White House: No marijuana for PTSD
By Patricia Kime, Military Times
WASHINGTON – An effort to persuade the Obama administration to legalize marijuana for sufferers of post-traumatic stress was met with rejection from the White House.
Responding to a petition signed by 8,258 people on the White House website, Director of the Office of National Drug Control Policy Gil Kerlikowske wrote last month that marijuana is not a “benign drug” and does not meet standards of safe or effective medicine.
“When the President took office, he directed all his policymakers to develop policies on science and research, not ideology or politics,” Kerlikowske wrote.
The White House usually requires 25,000 signatures before it will respond to such petitions.
The “Allow United States Disabled Military Veterans Access To Medical Marijuana To Treat Their PTSD” petition was launched last year by former Air Force sergeant Mike Krawitz, executive director of Veterans for Medical Cannabis Access.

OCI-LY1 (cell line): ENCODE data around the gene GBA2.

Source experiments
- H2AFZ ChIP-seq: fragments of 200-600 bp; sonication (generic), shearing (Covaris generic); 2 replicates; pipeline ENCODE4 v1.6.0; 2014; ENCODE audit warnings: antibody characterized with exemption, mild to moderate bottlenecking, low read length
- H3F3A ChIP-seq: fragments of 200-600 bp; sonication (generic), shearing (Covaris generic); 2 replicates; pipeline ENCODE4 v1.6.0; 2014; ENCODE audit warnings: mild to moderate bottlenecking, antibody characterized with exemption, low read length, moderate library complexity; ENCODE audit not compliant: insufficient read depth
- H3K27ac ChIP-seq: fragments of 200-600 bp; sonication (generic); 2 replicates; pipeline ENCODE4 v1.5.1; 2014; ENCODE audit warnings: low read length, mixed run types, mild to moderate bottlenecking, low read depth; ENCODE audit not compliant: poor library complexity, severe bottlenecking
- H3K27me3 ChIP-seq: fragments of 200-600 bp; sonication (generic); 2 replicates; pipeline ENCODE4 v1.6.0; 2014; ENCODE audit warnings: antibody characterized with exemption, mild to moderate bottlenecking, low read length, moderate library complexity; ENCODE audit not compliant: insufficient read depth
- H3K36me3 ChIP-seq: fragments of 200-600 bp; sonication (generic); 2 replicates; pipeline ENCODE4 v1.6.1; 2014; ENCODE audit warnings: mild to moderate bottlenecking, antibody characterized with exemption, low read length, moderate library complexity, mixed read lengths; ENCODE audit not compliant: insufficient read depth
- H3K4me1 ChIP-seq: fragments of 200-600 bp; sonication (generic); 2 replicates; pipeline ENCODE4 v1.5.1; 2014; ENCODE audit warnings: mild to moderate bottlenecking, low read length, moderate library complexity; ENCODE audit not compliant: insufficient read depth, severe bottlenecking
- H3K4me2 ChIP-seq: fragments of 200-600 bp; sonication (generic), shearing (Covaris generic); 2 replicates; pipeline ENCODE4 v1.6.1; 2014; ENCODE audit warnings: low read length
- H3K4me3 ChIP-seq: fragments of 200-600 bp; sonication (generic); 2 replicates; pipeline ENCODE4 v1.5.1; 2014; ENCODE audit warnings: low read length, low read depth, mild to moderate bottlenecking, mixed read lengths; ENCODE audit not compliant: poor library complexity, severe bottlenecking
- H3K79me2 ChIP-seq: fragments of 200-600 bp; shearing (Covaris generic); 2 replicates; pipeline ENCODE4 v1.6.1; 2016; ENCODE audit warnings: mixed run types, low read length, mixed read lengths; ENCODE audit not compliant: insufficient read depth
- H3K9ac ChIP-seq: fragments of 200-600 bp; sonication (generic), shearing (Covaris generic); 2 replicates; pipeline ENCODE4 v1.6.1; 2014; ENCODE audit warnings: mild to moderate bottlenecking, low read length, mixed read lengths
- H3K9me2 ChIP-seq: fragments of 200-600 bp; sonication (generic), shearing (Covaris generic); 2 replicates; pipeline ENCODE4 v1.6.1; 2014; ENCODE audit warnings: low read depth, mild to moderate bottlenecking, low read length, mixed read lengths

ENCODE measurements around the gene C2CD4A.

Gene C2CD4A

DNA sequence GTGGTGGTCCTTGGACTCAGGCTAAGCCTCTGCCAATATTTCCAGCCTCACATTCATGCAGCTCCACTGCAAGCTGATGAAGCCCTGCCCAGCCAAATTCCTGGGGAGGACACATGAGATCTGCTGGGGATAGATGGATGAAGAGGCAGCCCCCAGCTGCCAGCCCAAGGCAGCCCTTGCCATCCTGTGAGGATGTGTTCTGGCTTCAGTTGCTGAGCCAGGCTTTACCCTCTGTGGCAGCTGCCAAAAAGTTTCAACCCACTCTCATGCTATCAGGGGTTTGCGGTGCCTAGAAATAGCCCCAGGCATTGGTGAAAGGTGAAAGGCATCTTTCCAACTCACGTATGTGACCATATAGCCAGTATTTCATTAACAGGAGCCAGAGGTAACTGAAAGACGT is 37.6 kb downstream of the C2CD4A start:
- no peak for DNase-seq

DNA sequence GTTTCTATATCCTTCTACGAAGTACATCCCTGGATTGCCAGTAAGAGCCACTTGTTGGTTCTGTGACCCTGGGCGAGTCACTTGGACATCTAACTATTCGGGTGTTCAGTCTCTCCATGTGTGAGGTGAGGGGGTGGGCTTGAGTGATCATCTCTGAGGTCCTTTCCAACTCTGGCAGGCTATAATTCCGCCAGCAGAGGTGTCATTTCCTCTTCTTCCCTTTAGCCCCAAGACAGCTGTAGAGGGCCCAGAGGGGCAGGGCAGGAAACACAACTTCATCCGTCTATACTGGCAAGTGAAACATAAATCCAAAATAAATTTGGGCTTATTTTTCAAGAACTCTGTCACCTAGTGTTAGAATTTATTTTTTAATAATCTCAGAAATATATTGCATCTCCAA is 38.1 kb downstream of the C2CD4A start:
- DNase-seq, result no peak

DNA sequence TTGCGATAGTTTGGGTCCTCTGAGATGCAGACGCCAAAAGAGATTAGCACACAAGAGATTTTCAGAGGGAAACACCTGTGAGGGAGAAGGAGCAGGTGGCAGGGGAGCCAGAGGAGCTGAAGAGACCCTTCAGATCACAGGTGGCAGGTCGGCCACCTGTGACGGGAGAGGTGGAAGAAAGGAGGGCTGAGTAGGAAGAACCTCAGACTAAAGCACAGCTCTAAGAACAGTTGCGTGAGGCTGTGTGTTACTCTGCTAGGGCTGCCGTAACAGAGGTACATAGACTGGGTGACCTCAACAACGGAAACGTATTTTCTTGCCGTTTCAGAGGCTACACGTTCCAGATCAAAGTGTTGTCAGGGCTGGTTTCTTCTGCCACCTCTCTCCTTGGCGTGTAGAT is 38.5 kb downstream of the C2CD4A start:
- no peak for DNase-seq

Krawitz said he launched the drive partially out of concern that veterans sometimes risk losing their Veterans Affairs Department medical coverage if they are found to smoke pot.
“For many, cannabis not only treats PTSD, it’s a lifesaver,” Krawitz told Military Times in October.
Seventeen states and the District of Columbia allow doctors to prescribe marijuana for medicinal purposes, but it remains illegal under federal law.
The Obama administration has held steadfast in enforcing federal laws applicable to medical marijuana production, sales and distribution. Kerlikowske said the administration maintains that marijuana use is associated with cognitive impairment, respiratory illnesses and addiction.
“We know from an array of treatment admission information and federal data that marijuana use is a significant source for voluntary drug treatment admissions and visits to emergency rooms,” he wrote.
He added that the administration supports research on the phytochemicals in marijuana that might have medicinal value.